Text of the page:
End hunger, achieve food security and improved nutrition and promote sustainable agriculture
Hunger is once more on the rise globally after having been kept in check for many years. An estimated 720–811 million people – around one in 10 – were undernourished in 2020, up from 607 million in 2014. More than one in five children under five years old suffered from stunted growth because of a lack of adequate nutrition in 2020.
According to the South African Child Gauge 2020 on food and nutrition security, published by the UCT Children’s Institute, one-third of the country’s children live in households that can’t afford to buy enough food to meet their minimum energy needs. And the impact of the COVID-19 pandemic will only exacerbate this already deepening crisis.
Aid to agriculture in developing countries has fallen dramatically. In Africa, this is happening in the face of predicted longer and more frequent droughts caused by global warming.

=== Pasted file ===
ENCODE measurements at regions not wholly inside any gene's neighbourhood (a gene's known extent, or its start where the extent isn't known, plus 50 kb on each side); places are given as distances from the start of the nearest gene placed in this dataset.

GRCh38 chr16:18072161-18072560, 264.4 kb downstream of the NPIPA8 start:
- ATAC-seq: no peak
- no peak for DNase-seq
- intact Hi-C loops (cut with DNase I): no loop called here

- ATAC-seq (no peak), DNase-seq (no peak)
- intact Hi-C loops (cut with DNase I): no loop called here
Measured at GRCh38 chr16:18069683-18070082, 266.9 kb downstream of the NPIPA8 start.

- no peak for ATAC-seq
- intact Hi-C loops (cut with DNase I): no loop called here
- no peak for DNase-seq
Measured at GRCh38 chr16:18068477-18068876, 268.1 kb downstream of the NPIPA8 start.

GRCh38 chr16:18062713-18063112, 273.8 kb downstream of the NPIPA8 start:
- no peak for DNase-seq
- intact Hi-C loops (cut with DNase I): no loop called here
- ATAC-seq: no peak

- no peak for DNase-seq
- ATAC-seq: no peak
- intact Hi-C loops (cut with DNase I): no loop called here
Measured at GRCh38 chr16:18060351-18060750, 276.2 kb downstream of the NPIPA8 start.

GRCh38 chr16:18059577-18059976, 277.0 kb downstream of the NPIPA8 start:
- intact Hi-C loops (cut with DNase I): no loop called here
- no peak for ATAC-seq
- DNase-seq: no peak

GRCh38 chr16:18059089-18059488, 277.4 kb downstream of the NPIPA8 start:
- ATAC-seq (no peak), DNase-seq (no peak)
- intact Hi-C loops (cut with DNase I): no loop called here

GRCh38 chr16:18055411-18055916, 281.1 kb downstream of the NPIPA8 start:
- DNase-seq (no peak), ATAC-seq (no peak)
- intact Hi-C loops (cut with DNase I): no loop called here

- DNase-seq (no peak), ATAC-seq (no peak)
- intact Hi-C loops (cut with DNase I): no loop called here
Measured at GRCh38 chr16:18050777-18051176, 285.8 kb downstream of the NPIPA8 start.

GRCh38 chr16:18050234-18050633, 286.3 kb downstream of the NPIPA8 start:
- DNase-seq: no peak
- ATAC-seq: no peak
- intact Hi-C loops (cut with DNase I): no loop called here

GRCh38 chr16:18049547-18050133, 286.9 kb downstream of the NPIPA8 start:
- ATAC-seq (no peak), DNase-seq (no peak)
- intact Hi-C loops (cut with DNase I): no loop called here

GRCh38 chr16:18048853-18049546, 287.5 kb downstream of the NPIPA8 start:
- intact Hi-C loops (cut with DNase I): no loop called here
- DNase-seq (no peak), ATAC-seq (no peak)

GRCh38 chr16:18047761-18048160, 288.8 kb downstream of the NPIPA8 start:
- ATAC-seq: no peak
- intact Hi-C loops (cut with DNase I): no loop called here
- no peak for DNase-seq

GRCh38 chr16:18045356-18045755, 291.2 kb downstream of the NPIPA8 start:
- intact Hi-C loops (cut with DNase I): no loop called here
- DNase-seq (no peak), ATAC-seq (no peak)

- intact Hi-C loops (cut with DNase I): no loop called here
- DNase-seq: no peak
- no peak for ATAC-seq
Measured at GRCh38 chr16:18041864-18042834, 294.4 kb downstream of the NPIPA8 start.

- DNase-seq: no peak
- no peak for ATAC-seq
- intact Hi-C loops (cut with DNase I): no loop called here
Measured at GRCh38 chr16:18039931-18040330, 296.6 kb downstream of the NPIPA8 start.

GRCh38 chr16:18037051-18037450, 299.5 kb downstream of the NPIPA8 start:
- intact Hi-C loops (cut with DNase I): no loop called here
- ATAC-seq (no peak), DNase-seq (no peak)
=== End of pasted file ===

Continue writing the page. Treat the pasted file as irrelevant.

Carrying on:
The interdisciplinary African Centre for Cities (ACC) at UCT has a cluster that works on projects related to food and nutrition security and food systems governance in cities in the Global South. These include the Hungry Cities Partnership, the Consuming Urban Poverty Project and the Nourished Child project. Dr Gareth Haysom and Dr Jane Battersby work closely with local and provincial government and United Nations agencies to embed food security within the urban policy and planning agenda.
UCT’s Plant Stress Lab, under the leadership of Professor Jill Farrant, is internationally recognised for its work on how certain plants manage to adapt and even thrive in dry conditions. By studying the mechanisms that these resurrection plants use to survive, the researchers aim to introduce the same genetic characteristics into crops for improved drought tolerance and ultimately food security in the face of climate change, notably in Africa.
Other food security initiatives at UCT include postgraduate research in partnership with the Philippi Horticultural Area Food and Farming Campaign to strengthen localised food systems embedded in soil diversity, thereby cultivating nutritious food and fostering social wellbeing.